August 2005 - Posts
Microsoft renamed Virtual Server 2005 SP1 to R2 somewhere this week, which at first may sound like a technicality, but one that could end up costing you some money. According to the FAQ:
Customers with active Software Assurance (SA) when Virtual Server 2005 R2 becomes available will be eligible to upgrade to Virtual Server 2005 R2.
This appears to mean that if you apparantly were stupid enough to go out last week and buy a $999,- license of Virtual Server 2005 Enterprise Edition, that you'll have to shell out additional money near the end of the year just to keep it from slowing your Server 2003 SP1 VMs down to an unacceptable crawl. Sure, you knew SP1 wasn't supported on Virtual Server 2005, but before you decided to buy it, you did the responsible thing and tested the Virtual Server 2005 SP1 beta, which includes VM Additions for Server 2003 SP1. So after considerable testing, you decided to buy it because even though the current product was clearly not up to the task of virtualizing and consolidating a bunch of current Server 2003 machines, it would surely after SP1 is out. But apparantly, SP1 won't be out, but you can buy something better in a couple of months.
One of the main reasons to get Virtual Server 2005 is that it's quite a bit cheaper than VMWare's offerings. At least, it used to be. If we have to start paying for the support for every new Windows Server Service Pack (since apparantly, Virtual Server 2006, or should I say R3, is already in the works) then that advantage will diminish rapidly.
Until today I still wasn't able to install the July CTP of VS.NET 2005 on a VM hosted by Virtual Server 2005 until someone in microsoft.public.virtualserver found the following KB article: Slow performance when you try to access resources on your Virtual Server 2005 host computer from a guest virtual machine, which is exactly my (and many others') problem. This sure is a relief, as not being able to move large files to/from a VM would have made it completely useless for development/testing.
A quick summary of the article: the virtual NIC implemented in the VM doesn't support TCP segmentation offloading, so if the underlying physical NIC is configured to use it, a lot of translation is taking place. This slows things down immensely, up to the point where copying large files fails completely (my guess is timeouts). Fortunately, this can be fixed by simply disabling it in the Device Manager (Network adapters -> Your physical adapter -> Properties -> Advanced) on the host machine. I've done this today and it's working like it should, finally!
As I mentioned in my previous post on Virtual Server 2005, it's very easy to create a base virtual machine that contains (for instance) a fully patched version of Windows XP Pro and copy it around to work with multiple instances since all a VM really is is just a .vmc (Virtual Machine Configuration) and .vhd (Virtual Hard Drive) file. Making a copy of a VM is just a matter of creating a new machine in the Virtual Server web interface and copying the .vmc and .vhd files over the ones created. The only changes required are two values in the .vmc xml file: one pointing to the absolute path of the .vhd file to use and another that points to the relative path of the same file (in my experience if you change only one of these it will use the absolute path, don't ask how I discovered that, it wasn't very funny, especially the part where throwaway.vmc's VM wrote to donttouchthisbaseimage.vhd). After that you can start up the just created VM and it'll be a copy of the base image.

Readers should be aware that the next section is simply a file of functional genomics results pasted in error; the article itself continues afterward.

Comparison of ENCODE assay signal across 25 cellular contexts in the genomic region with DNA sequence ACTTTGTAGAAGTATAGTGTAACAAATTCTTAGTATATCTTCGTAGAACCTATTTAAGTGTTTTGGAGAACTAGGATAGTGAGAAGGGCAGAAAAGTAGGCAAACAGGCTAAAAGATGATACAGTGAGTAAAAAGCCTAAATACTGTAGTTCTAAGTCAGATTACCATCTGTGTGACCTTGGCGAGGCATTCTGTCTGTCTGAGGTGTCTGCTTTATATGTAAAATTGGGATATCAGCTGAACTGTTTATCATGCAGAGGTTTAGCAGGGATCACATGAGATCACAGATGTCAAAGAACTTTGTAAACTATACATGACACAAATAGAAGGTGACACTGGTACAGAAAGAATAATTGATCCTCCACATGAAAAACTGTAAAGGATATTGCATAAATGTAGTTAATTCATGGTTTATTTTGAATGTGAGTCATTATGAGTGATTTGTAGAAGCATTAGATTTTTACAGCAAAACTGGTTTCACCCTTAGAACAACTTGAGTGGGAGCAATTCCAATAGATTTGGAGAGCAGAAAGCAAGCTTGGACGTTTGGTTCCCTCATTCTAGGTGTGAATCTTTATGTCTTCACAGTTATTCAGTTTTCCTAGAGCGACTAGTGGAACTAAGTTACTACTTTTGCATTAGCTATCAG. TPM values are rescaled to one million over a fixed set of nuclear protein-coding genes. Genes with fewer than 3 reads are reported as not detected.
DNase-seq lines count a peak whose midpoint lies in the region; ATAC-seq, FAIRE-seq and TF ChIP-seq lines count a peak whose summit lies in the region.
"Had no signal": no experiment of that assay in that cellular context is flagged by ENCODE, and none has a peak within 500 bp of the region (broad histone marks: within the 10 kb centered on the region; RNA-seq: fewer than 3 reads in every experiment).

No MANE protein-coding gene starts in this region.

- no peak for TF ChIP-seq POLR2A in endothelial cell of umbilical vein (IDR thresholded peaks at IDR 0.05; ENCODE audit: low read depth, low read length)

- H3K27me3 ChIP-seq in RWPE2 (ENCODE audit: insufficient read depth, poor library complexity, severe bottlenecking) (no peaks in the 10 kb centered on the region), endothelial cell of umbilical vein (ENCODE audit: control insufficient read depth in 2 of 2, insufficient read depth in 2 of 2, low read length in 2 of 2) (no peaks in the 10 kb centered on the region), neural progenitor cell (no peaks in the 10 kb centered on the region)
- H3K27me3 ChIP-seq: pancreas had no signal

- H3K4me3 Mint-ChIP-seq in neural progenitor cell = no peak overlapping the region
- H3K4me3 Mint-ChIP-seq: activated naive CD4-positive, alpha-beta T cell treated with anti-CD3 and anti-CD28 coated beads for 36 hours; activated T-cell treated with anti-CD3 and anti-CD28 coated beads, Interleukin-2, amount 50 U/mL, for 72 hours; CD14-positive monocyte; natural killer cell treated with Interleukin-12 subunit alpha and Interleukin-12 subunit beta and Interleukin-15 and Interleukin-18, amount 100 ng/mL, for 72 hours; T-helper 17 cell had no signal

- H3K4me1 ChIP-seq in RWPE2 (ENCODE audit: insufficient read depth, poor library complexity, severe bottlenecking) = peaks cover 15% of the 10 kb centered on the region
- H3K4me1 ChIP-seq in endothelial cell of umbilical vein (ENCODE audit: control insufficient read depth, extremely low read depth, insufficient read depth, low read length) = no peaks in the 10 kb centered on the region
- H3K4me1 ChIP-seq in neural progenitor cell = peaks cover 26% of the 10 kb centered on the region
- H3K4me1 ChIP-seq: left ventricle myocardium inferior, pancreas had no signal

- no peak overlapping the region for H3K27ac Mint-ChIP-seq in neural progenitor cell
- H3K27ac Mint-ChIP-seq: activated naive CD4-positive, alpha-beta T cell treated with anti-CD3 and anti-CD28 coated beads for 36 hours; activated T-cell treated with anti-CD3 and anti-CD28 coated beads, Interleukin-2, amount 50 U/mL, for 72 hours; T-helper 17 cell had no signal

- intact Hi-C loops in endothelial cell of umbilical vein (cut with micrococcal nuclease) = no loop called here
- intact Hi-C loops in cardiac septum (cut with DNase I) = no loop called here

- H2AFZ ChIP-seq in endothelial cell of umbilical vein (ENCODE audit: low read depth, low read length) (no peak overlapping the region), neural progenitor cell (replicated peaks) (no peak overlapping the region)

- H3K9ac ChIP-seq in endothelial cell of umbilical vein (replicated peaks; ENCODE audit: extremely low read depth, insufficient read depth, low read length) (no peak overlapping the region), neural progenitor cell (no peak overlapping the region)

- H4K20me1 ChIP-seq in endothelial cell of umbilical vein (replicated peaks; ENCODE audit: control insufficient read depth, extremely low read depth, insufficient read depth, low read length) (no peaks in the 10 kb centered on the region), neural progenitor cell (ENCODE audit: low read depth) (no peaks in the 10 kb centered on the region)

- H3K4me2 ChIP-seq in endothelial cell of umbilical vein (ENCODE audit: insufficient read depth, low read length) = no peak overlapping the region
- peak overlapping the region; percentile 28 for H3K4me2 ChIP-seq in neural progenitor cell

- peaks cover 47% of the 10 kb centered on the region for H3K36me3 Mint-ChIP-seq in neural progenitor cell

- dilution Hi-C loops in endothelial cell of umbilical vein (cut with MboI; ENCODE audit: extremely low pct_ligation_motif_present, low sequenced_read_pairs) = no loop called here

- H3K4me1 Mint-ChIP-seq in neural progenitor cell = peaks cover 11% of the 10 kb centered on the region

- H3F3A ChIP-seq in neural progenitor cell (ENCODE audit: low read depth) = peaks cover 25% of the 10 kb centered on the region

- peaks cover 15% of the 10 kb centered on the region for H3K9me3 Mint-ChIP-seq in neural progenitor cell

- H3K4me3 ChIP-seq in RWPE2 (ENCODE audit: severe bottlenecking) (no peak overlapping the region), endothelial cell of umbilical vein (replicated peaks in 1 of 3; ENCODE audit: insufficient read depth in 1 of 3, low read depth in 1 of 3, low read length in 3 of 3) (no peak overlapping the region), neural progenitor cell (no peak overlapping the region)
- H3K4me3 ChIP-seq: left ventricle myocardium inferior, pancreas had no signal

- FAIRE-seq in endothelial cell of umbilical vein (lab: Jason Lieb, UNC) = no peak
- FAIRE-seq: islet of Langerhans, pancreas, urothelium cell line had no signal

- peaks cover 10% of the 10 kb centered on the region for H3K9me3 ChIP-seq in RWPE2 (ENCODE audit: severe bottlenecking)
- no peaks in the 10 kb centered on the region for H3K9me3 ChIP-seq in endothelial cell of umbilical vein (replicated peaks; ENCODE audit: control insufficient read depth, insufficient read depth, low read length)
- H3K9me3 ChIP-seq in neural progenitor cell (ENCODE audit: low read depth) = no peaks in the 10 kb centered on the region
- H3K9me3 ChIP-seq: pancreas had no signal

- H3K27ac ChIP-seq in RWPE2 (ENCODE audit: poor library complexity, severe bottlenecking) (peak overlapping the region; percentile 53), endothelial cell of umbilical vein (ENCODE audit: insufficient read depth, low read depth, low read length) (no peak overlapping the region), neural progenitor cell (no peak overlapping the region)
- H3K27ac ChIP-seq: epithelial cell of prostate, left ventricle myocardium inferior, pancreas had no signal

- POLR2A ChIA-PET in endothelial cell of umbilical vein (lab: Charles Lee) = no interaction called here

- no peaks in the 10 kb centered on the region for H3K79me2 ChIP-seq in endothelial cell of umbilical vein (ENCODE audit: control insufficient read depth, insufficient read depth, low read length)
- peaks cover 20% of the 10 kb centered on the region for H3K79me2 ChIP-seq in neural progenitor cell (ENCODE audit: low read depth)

One problem remains however: machine name. This didn't seem like much of an issue, but having multiple instances running will mess with file sharing, besides producing annoying error messages. Fortunately, there's a solution to this, one that's probably known to system administrators but not to a developer like me. What you need is deploy.cab in /support/tools on the Windows XP or Windows 2003 installation disk. Install the files from this archive on the base image and first run setupmgr.exe. This tool will help you create a sysprep.inf file. First you choose to do a fully automated install, next select the options you want to automatically configure on a copied image, like generating a machine name. When you're done the tool will have automatically created a sysprep-directory with the sysprep.inf file in it (it will ask you to save the sysprep.inf file but regardless of where you save it, it will also place it in the correct directory).
Next you can run the sysprep.exe tool. Here you choose to do a mini-setup and click "Reseal". This will freeze the VM shortly and then shut down. Now you can create a copy of the virtual machine. When you boot into that copy for the first time, you'll see an automated configuration taking place and a reboot, after which the virtual machine is done: fully customized with a unique machine name! This is especially useful if you plan to do automated resets of a virtual machine using a script or a custom application: just copy the .vmc/.vhd files and change the path in the .vmc file. After that you're set to start over again from scratch. This might seem like a far-fetched solution, but being able to select what to automatically set during configuration and what to ask the user is very useful: for instance setting the localization during setup can be used to test localized versions of your application without having to maintain a bunch of localized base images.
A note on licensing though: I've called Microsoft to ask about licensing in such a scenario and they've told me that my MSDN Universal subscription is enough for doing it like this when I'm the only user of the virtual machines. I'm not a lawyer so I can't say anything about what you're allowed to do in other situations/with other licensing schemes.